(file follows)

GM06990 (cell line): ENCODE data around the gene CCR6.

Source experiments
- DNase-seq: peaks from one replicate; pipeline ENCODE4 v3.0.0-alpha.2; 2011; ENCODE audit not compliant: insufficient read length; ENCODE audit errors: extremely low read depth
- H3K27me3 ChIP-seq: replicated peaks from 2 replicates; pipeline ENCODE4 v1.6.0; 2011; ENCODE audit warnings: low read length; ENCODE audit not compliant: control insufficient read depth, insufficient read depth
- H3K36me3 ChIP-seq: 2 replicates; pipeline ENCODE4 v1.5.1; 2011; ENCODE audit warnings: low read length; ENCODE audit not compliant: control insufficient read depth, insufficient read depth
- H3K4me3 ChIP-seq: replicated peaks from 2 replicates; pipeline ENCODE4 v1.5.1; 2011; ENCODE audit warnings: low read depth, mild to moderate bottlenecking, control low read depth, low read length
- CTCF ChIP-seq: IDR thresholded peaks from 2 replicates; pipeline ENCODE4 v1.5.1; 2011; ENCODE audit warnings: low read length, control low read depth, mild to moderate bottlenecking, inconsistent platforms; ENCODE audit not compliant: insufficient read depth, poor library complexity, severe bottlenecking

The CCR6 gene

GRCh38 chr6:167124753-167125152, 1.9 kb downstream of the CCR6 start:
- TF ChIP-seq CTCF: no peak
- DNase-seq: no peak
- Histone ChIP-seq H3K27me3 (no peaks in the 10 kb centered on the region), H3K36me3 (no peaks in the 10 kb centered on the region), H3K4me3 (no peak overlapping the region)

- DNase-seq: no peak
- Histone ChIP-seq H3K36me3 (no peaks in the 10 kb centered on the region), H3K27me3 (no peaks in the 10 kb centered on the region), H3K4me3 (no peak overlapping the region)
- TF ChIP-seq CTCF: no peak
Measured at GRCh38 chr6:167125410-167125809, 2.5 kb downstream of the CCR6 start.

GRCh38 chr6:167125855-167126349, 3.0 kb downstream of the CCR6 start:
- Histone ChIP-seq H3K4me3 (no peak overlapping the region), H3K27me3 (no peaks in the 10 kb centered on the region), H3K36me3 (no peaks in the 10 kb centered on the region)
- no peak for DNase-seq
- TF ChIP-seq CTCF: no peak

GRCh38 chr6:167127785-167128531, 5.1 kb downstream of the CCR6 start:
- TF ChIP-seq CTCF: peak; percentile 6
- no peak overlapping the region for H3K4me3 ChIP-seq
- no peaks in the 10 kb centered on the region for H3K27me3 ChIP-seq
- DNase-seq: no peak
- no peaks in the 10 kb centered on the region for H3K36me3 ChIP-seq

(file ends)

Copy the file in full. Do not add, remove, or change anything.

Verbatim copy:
GM06990 (cell line): ENCODE data around the gene CCR6.

Source experiments
- DNase-seq: peaks from one replicate; pipeline ENCODE4 v3.0.0-alpha.2; 2011; ENCODE audit not compliant: insufficient read length; ENCODE audit errors: extremely low read depth
- H3K27me3 ChIP-seq: replicated peaks from 2 replicates; pipeline ENCODE4 v1.6.0; 2011; ENCODE audit warnings: low read length; ENCODE audit not compliant: control insufficient read depth, insufficient read depth
- H3K36me3 ChIP-seq: 2 replicates; pipeline ENCODE4 v1.5.1; 2011; ENCODE audit warnings: low read length; ENCODE audit not compliant: control insufficient read depth, insufficient read depth
- H3K4me3 ChIP-seq: replicated peaks from 2 replicates; pipeline ENCODE4 v1.5.1; 2011; ENCODE audit warnings: low read depth, mild to moderate bottlenecking, control low read depth, low read length
- CTCF ChIP-seq: IDR thresholded peaks from 2 replicates; pipeline ENCODE4 v1.5.1; 2011; ENCODE audit warnings: low read length, control low read depth, mild to moderate bottlenecking, inconsistent platforms; ENCODE audit not compliant: insufficient read depth, poor library complexity, severe bottlenecking

The CCR6 gene

GRCh38 chr6:167124753-167125152, 1.9 kb downstream of the CCR6 start:
- TF ChIP-seq CTCF: no peak
- DNase-seq: no peak
- Histone ChIP-seq H3K27me3 (no peaks in the 10 kb centered on the region), H3K36me3 (no peaks in the 10 kb centered on the region), H3K4me3 (no peak overlapping the region)

- DNase-seq: no peak
- Histone ChIP-seq H3K36me3 (no peaks in the 10 kb centered on the region), H3K27me3 (no peaks in the 10 kb centered on the region), H3K4me3 (no peak overlapping the region)
- TF ChIP-seq CTCF: no peak
Measured at GRCh38 chr6:167125410-167125809, 2.5 kb downstream of the CCR6 start.

GRCh38 chr6:167125855-167126349, 3.0 kb downstream of the CCR6 start:
- Histone ChIP-seq H3K4me3 (no peak overlapping the region), H3K27me3 (no peaks in the 10 kb centered on the region), H3K36me3 (no peaks in the 10 kb centered on the region)
- no peak for DNase-seq
- TF ChIP-seq CTCF: no peak

GRCh38 chr6:167127785-167128531, 5.1 kb downstream of the CCR6 start:
- TF ChIP-seq CTCF: peak; percentile 6
- no peak overlapping the region for H3K4me3 ChIP-seq
- no peaks in the 10 kb centered on the region for H3K27me3 ChIP-seq
- DNase-seq: no peak
- no peaks in the 10 kb centered on the region for H3K36me3 ChIP-seq